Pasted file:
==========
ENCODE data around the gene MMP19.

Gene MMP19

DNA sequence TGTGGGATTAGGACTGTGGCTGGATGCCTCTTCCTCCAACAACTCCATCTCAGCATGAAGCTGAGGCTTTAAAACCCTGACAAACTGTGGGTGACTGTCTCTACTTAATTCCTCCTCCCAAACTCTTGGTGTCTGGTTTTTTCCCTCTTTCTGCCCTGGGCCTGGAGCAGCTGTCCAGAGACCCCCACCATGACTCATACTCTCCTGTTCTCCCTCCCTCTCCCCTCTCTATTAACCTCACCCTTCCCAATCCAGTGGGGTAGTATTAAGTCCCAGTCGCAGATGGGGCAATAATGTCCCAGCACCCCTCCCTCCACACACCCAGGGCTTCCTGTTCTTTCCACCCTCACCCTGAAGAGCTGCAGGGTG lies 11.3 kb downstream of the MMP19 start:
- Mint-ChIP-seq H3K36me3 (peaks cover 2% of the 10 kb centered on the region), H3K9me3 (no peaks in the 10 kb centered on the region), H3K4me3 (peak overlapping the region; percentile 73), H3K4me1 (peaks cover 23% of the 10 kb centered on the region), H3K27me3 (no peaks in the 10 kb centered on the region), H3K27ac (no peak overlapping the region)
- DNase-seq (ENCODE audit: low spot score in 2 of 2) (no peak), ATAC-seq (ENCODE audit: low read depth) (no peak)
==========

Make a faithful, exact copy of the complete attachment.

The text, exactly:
ENCODE data around the gene MMP19.

Gene MMP19

DNA sequence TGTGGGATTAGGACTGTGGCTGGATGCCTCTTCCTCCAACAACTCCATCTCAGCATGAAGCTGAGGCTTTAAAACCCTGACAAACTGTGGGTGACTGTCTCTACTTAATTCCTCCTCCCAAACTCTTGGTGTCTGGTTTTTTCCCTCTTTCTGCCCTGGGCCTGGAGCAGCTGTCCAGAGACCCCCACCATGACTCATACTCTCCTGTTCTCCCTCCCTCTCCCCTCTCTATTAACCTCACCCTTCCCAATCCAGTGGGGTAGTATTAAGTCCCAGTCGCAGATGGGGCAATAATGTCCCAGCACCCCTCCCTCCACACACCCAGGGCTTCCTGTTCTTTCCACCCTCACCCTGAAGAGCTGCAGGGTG lies 11.3 kb downstream of the MMP19 start:
- Mint-ChIP-seq H3K36me3 (peaks cover 2% of the 10 kb centered on the region), H3K9me3 (no peaks in the 10 kb centered on the region), H3K4me3 (peak overlapping the region; percentile 73), H3K4me1 (peaks cover 23% of the 10 kb centered on the region), H3K27me3 (no peaks in the 10 kb centered on the region), H3K27ac (no peak overlapping the region)
- DNase-seq (ENCODE audit: low spot score in 2 of 2) (no peak), ATAC-seq (ENCODE audit: low read depth) (no peak)